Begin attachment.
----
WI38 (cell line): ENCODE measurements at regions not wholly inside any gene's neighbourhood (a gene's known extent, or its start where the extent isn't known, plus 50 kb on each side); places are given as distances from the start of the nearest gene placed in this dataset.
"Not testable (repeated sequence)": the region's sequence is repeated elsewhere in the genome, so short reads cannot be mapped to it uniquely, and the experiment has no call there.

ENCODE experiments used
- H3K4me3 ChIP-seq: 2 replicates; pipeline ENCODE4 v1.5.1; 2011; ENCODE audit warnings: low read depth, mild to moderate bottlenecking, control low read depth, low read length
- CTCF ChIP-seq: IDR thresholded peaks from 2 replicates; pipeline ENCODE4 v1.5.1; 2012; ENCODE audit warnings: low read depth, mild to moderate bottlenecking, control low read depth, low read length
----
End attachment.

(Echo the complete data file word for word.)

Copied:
WI38 (cell line): ENCODE measurements at regions not wholly inside any gene's neighbourhood (a gene's known extent, or its start where the extent isn't known, plus 50 kb on each side); places are given as distances from the start of the nearest gene placed in this dataset.
"Not testable (repeated sequence)": the region's sequence is repeated elsewhere in the genome, so short reads cannot be mapped to it uniquely, and the experiment has no call there.

ENCODE experiments used
- H3K4me3 ChIP-seq: 2 replicates; pipeline ENCODE4 v1.5.1; 2011; ENCODE audit warnings: low read depth, mild to moderate bottlenecking, control low read depth, low read length
- CTCF ChIP-seq: IDR thresholded peaks from 2 replicates; pipeline ENCODE4 v1.5.1; 2012; ENCODE audit warnings: low read depth, mild to moderate bottlenecking, control low read depth, low read length